Beneficiary Rights: Don’t Get Left Out

It’s been my experience that estate Beneficiaries can be a little too passive.  When a loved one passes, likely a family member or close friend has been named the Personal Representative of the Estate, and/or Trustee of the Family Trust. That person is likely grieving as well. Maybe they have no idea what they are doing and are either too proud or too busy to ask for help. Time passes.  Beneficiaries don’t know what is going on. Maybe the Beneficiaries begin to suspect it’s not being handled very well. Tensions mount. Before you know it, things have ballooned into a real emotional storm that leads to hurt feelings and years of awkwardness at the family holiday dinner. Not good. 

If you are a Beneficiary or Heir, being informed about the Trust or Probate Administration process can actually be helpful.  How can you get informed, you ask? Well, you are doing that right now.  Good job.  Also check out the extensive Frequently Asked Questions section of my website and other blog articles  under the Probate Administration or Trust Administration sections.  If that is not enough for you, please contact me for a free consultation.  

Trust Beneficiary Rights You Should Know About

To get you started, here are a few common rights of Trust Beneficiaries you should know about: 

1) The right to receive a complete copy of the Trust. This can be helpful as it reduces the confusion as to how you think the Trust should be administered, versus how the Trust is intended to be administered. Don’t be shy about making a written request for a copy. 

2) The right to be reasonably informed about the Trustee’s actions.  If you are working from an informed position, you might actually be helping your Trustee by prodding him or her towards completion or catching innocent mistakes before they become big mistakes.  Communication is not necessarily a bad thing in Trust Administration if done with tact. 

Included in this right, is the right to an accounting, and to object to that accounting if it is not done properly.  Both at the final distribution of the Trust assets, and at periodic intervals before distribution, the Trustee is required to provide the Beneficiaries with a report on the status of the Trust assets, liabilities, and other information relevant to the Trust Administration. Knowing when these reports are due, and what information is required can help keep your Trustee on track towards completion.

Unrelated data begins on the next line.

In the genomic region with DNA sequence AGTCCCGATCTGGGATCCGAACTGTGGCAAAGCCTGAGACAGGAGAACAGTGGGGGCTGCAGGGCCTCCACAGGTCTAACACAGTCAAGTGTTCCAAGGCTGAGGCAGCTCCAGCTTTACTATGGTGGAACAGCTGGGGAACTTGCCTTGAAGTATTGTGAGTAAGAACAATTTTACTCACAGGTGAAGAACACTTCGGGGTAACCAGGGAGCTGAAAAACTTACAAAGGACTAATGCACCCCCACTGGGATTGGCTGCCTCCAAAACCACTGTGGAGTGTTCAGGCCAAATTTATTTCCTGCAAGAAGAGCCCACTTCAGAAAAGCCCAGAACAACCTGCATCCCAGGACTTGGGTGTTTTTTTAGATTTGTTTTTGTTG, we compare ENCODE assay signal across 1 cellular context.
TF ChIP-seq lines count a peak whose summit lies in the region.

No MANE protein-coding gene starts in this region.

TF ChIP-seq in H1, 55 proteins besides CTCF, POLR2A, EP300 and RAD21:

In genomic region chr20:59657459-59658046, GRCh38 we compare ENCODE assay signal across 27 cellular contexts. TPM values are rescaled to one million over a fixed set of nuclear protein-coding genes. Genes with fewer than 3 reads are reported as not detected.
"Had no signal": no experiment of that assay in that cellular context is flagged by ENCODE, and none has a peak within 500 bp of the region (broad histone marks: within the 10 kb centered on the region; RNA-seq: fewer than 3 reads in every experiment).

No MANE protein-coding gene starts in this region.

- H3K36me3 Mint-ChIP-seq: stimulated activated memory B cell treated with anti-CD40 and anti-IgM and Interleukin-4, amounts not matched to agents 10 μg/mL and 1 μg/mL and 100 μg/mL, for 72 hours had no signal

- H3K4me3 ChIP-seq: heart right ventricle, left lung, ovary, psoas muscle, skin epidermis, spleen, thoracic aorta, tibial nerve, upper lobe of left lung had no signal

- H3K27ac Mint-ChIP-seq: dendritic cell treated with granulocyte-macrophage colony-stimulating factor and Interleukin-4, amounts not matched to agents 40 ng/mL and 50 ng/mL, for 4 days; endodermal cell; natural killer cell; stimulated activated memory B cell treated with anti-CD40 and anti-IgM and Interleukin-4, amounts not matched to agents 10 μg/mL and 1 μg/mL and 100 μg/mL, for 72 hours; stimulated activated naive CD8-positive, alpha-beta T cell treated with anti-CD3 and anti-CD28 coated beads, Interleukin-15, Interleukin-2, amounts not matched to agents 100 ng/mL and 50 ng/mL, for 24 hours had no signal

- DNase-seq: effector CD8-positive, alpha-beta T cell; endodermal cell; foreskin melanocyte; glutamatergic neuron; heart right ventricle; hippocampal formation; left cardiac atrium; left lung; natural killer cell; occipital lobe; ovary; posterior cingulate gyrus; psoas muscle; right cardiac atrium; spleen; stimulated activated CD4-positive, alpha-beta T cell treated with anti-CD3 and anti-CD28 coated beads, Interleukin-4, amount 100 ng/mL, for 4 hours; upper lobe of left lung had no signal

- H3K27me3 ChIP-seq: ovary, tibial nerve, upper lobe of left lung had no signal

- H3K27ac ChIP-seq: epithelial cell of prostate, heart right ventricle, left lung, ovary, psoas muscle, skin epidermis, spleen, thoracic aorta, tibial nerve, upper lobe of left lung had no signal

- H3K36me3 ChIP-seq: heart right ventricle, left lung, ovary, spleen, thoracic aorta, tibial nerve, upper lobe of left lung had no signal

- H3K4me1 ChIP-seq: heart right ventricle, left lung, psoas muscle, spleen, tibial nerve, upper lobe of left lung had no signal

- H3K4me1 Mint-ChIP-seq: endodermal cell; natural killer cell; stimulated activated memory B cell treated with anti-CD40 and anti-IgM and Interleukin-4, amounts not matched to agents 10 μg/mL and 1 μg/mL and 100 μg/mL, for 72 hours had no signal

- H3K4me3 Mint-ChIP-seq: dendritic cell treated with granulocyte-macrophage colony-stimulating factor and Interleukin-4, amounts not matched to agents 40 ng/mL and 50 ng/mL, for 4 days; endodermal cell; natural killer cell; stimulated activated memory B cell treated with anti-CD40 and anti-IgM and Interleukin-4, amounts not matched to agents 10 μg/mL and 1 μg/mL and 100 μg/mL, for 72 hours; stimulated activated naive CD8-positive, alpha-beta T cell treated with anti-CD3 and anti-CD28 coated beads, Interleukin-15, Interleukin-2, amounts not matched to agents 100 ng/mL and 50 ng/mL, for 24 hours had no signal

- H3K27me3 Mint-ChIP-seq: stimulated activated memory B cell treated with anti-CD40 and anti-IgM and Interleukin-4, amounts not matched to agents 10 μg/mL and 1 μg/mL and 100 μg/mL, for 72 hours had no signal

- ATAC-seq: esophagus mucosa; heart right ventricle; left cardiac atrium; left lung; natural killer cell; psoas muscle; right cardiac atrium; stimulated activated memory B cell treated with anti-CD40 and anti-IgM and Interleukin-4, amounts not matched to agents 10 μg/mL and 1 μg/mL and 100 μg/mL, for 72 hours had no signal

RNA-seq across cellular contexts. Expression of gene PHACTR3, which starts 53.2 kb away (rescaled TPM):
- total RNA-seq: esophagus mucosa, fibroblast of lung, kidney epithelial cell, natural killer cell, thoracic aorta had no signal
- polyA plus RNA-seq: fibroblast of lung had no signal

3) The right to contest the Trust, or the Trustee’s actions. Remember, it’s not necessarily the Trustee’s job to challenge the Trust provisions.  The Trustee owes fiduciary duties to all the Beneficiaries, so if you are aware of something you know is not right, don’t sit back and lose your chance to raise this issue. 

Also, when the Trustee is also a Trust Beneficiary, conflicts of interest, self-dealing, and other issues can become problems if left unchecked. As a Beneficiary, you have the right to receive fair and impartial treatment.  If you are not getting this, you have the right to ask the Court to remove or replace the Trustee. If a Trustee has acted improperly, leading to a financial loss, you have the right to seek legal remedies against the Trustee.

4)  The right to timely distributions. Once of the more common complaints of Beneficiaries is the time it takes for a Trustee to make distributions. In some cases, the Trustee can make a partial distribution before a final distribution of all Trust assets, but does not.  If months have passed, and it does not appear that the Trust is closing on a final distribution, you may be entitled to a partial distribution until all affairs can be wound up and a final accounting completed.    


It can be tough to strike a balance when enforcing your rights as a Trust Beneficiary.  The first step is becoming informed of those rights.  Don’t let a communication breakdown take you down the wrong road.  Your involvement as a Beneficiary need in the Trust Administration process need not be passive and can actually be a benefit if done from an informed position. Whether Legacy or Business Planning, Contact CASHMAN LAW today for a free consultation to get the Plan You Deserve.™ 

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The contents of this blog are intended to convey general information only and not to provide legal advice or opinions. The posting and viewing of the information on this blog should not be construed as, and should not be relied upon for, legal or tax advice in any particular circumstance or fact situation. While effort is taken to update the information presented, it may not reflect the most current legal developments. Please contact CASHMAN LAW FIRM LLLC (Hawai’i)/ CASHMAN LAW LC (California) to consult with an attorney for advice on specific legal issues.